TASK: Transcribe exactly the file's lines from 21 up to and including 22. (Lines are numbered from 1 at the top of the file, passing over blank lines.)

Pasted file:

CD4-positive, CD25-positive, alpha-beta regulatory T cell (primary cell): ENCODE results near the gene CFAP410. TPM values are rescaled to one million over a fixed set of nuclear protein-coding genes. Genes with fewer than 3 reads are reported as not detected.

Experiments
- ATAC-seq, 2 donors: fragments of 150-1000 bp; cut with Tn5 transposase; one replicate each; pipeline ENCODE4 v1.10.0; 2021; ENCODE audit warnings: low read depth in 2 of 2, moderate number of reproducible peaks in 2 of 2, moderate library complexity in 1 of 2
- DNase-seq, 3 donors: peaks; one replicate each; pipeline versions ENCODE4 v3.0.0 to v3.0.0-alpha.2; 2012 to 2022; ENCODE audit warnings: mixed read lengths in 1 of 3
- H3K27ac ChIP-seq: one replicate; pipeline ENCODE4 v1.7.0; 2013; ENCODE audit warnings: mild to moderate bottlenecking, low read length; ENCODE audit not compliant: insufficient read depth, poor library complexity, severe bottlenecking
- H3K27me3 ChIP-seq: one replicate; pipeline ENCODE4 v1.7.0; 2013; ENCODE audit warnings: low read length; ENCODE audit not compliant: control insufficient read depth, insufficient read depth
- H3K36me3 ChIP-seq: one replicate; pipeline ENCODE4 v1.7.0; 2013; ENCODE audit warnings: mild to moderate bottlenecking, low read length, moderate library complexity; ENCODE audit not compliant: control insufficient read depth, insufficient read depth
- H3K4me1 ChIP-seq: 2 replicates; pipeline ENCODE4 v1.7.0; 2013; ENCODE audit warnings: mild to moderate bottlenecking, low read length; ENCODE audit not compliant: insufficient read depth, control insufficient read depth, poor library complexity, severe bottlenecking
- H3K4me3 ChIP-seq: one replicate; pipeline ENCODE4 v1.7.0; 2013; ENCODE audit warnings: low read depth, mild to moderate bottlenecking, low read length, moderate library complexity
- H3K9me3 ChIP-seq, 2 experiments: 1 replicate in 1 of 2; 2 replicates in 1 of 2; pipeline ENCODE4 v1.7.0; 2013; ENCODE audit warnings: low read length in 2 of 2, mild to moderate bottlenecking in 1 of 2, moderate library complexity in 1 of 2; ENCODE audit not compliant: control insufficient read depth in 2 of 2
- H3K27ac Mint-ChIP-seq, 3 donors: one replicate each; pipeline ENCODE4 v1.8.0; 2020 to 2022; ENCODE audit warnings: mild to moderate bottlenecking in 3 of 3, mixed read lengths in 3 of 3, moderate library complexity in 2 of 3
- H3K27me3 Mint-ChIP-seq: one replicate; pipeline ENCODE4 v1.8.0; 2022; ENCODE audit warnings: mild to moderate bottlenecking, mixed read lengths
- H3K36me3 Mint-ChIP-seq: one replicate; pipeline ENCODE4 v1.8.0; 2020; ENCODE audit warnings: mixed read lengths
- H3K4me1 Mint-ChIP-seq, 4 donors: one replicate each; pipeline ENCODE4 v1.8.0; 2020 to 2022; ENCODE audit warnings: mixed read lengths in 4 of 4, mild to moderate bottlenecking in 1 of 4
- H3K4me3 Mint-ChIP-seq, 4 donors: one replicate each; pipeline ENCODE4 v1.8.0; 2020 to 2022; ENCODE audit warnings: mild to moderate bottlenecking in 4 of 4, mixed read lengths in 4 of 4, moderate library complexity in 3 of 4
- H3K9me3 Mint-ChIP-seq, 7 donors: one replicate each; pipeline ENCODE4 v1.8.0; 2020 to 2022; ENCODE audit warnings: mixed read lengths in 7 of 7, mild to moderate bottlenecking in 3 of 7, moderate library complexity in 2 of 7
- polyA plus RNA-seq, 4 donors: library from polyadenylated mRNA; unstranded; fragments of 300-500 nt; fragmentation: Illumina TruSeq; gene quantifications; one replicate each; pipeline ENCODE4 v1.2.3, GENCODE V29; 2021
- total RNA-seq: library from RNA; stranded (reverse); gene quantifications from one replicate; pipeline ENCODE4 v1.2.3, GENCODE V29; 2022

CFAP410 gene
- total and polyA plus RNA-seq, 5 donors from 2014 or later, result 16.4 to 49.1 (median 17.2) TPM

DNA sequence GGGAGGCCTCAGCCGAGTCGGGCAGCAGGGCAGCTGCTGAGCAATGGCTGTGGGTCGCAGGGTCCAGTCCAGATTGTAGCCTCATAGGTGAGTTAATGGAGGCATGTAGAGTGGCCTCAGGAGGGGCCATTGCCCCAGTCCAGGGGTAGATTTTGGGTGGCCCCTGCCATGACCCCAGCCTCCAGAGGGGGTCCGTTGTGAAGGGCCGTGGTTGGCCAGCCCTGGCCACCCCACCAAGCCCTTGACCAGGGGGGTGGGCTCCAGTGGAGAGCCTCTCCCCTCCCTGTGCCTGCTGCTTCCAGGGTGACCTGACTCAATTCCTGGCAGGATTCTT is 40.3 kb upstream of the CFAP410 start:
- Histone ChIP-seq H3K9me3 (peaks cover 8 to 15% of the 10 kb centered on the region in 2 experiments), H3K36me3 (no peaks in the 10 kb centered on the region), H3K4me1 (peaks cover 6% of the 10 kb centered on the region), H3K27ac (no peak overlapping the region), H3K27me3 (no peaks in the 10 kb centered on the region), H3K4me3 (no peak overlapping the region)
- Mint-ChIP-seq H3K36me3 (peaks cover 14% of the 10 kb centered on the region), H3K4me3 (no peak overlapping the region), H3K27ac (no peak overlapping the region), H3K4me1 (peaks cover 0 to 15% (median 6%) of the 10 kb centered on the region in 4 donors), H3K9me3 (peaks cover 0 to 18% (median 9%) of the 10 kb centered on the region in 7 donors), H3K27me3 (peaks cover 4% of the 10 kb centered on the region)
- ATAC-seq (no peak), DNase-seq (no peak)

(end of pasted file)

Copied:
DNA sequence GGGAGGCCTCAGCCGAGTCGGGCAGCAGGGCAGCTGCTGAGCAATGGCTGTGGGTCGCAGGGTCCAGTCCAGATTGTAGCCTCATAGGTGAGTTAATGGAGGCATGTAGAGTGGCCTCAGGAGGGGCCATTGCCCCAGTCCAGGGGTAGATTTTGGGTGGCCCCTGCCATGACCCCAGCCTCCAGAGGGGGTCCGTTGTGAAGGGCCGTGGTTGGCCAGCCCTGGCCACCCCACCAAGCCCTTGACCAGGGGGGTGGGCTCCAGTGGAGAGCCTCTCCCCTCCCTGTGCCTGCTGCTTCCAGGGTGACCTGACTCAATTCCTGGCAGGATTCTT is 40.3 kb upstream of the CFAP410 start:
- Histone ChIP-seq H3K9me3 (peaks cover 8 to 15% of the 10 kb centered on the region in 2 experiments), H3K36me3 (no peaks in the 10 kb centered on the region), H3K4me1 (peaks cover 6% of the 10 kb centered on the region), H3K27ac (no peak overlapping the region), H3K27me3 (no peaks in the 10 kb centered on the region), H3K4me3 (no peak overlapping the region)